How Zoe Made Her Dreams (Mostly) Come True, by Sarah Strohmeyer (Balzer+Bray, 2013)

In this lively teen comedy, the Devil turns in her Prada for a crown and a magic mirror.

It was supposed to be the summer of awesomeness, the opportunity of a lifetime.  Zoe Kiefer and her cousin Jess have been selected as summer interns for Fairytale Kingdom, a New Jersey theme park.  As cast members, they’ll presumably get to play the role of princesses, flirt with their male opposite numbers, promote a certain Wow! spirit, and maybe have a shot at winning the Dream and Do grant, a prize consisting of $25,000 and a shot at moving up in the corporation.

Only, Jess is assigned to play Red Riding Hood #2, instead of the Cinderella she was born to portray. And Zoe isn’t even a cast member.  She’s been appointed lady-in-waiting to the Queen, the woman who runs the kingdom with a firm, fickle, unwavering, unforgiving hand. Now Zoe’s on call 24/7, required to follow every rule to the letter, forced to walk the Queen’s obnoxious dog, obligated to fulfill a thousand and one minor and exacting tasks.  She’s the Queen’s right hand minion, her mouthpiece, the harbinger of doom.  Instead of partying with the cast members, she’s on the fringes.

Things take a turn for the dramatic when Zoe ends up with the only evidence which can identify just which cast member took a midnight stroll into the so-called Forbidden Zone, a section of New Jersey swampland absolutely off-limits to unauthorized personnel. Now she has to find the prince in question…but is it to save him out of the goodness of her heart, or turn him in for a better chance at winning the Dream and Do?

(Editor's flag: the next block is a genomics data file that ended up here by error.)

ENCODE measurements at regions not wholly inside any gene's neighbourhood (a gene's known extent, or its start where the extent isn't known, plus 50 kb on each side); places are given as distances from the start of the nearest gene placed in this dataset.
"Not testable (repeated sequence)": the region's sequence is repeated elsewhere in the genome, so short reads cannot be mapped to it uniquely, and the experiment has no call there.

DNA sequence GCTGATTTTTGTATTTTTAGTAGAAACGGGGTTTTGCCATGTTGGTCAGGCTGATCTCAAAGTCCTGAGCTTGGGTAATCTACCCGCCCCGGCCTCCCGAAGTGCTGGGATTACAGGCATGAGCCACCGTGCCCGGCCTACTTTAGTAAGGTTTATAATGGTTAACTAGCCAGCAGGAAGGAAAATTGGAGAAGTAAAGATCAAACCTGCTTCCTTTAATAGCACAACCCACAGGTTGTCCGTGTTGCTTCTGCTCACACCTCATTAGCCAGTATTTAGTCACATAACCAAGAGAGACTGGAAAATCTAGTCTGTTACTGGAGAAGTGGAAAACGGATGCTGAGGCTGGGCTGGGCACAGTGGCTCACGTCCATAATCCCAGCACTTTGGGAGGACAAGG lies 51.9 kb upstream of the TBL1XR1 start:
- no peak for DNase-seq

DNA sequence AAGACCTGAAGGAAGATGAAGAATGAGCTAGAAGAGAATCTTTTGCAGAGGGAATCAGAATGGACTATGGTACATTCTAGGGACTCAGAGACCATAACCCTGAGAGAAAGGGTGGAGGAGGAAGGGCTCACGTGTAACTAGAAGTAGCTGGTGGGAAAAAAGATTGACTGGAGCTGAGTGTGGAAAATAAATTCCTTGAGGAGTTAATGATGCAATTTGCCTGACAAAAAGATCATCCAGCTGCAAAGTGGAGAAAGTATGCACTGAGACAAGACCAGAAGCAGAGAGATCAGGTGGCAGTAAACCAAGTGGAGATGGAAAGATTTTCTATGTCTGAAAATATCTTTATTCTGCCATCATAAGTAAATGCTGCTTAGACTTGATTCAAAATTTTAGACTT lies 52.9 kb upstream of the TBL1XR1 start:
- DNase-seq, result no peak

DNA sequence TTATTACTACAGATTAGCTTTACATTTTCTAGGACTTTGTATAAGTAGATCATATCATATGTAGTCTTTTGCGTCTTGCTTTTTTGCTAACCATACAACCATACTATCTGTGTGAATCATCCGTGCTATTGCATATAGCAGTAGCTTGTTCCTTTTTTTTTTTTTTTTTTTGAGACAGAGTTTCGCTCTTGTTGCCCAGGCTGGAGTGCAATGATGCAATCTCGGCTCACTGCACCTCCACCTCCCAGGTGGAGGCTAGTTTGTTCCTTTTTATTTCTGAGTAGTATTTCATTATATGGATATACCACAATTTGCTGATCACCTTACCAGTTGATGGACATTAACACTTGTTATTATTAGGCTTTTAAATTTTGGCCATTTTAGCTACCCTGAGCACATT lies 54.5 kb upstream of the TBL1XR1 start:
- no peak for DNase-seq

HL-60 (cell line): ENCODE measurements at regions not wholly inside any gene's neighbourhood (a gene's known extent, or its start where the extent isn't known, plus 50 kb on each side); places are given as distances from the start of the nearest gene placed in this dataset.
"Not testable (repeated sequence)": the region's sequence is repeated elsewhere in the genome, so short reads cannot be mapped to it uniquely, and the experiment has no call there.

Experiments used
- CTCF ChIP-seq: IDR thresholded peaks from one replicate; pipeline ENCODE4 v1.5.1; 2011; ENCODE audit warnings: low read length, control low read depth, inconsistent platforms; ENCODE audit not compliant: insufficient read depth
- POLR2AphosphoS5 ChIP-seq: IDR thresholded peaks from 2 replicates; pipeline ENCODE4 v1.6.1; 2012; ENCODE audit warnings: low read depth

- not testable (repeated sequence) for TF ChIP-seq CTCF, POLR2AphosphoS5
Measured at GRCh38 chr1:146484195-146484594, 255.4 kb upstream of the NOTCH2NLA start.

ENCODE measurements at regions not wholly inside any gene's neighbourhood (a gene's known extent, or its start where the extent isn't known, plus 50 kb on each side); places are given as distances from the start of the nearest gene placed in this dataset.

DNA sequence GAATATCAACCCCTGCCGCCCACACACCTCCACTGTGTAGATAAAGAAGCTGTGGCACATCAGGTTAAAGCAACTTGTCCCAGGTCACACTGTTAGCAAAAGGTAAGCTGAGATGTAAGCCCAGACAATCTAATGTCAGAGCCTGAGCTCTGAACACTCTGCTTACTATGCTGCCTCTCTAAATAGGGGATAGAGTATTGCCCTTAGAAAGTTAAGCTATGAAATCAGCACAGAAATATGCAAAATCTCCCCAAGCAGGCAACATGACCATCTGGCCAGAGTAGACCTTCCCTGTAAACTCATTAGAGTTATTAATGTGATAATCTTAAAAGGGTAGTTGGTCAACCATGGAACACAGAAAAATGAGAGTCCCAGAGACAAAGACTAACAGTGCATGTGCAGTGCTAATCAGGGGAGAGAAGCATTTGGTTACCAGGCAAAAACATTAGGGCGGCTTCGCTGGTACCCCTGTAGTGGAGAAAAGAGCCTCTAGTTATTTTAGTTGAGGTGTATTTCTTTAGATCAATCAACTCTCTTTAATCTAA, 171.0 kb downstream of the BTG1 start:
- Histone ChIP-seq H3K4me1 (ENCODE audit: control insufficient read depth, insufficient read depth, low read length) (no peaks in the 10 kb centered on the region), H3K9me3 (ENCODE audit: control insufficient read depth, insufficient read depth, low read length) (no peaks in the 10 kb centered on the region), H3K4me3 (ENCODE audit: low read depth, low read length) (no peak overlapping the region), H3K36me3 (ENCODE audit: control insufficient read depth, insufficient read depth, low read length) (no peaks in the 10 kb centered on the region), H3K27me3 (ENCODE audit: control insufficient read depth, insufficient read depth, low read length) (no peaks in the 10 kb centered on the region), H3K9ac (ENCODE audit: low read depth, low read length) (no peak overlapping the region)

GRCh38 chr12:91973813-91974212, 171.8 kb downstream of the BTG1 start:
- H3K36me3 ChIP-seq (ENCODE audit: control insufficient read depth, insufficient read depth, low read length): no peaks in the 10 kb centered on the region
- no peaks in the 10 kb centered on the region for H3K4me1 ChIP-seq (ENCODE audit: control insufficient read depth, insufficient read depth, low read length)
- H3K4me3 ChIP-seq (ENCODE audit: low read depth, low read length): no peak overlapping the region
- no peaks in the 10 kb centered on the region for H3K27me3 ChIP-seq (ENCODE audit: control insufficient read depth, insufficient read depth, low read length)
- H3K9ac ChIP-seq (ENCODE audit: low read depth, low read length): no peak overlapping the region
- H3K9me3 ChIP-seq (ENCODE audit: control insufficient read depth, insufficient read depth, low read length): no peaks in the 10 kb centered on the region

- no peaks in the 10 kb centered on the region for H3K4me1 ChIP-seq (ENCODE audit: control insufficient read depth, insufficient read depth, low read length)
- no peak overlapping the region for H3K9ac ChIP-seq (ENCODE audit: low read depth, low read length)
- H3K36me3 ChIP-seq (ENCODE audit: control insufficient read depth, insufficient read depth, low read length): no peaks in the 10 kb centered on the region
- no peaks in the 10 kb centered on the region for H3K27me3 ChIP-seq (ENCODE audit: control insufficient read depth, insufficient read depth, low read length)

As the summer progresses and the mysteries of Fairytale Kingdom deepen, Zoe’s life gets more and more complicated. Not only does she have a rule-breaking prince to track down, she has to watch out for disgruntled princesses, corporate espionage, the Queen’s mercurial moods, Jess’ own unhappy status as a second-rate character, and the overwhelming demands of a spoiled pop icon who’s come to visit for the day.  Oh, and she may be falling for Ian, a Puss In Boots who’s either a total scumbag or her own Prince Charming—she hasn’t decided yet.

There’s something undeniable cute and entertaining about this fast-paced romantic comedy. The Fairytale Kingdom, while clearly inspired by places like Disney, has a certain breath of life all its own, possessing that extra blend of kitschy and seedy which comes from being second or third place. It sounds like a fun, if slightly deranged, place to visit, with its eccentric cast of wannabes and opportunists.  It helps that the Queen rules over her kingdom with the tyrannical ruthlessness of a Miranda Priestly and the capricious whims of Alice’s Queen of Hearts…with all the charm and warm fuzziness that likewise implies.

Strohmeyer does a good job of infusing her point of view character, Zoe, with plenty of likeable qualities, and enough backbone and versatility to put up with her boss’s demands and the job’s ridiculous requirements.  Zoe’s a good person in what seems like a bad situation, determined to do what’s right, for her cousin and for herself…and she’s even willing to do what she can for those unlikely to notice or care, as when she tries to help out the cast members most likely to sab her in the back.

However, what could have been a fairly standard journal of personal growth becomes something even more amazing when we get to the end and Strohmeyer pulls back the wizard’s curtain to reveal the larger story that was taking place all along.  It’s a masterful reveal, one that adds an entire new dimension to the events of the summer, and that’s what bumps the book up a notch in my opinion.  All I can say is well-played.  Well-played indeed.

My only regret is that there doesn’t seem to be much room for diversity in Fairytale Kingdom.  One of the plot points is that there needs to be consistency between character portrayals, so no one gets confused by multiple Cinderellas, for instance, but it’s a shame nonetheless. 

So yeah, if you’ve ever wanted to read a mystery-laced romantic teen comedy set in a theme park that’s not The Mouse, I’ve got just the one for you.  

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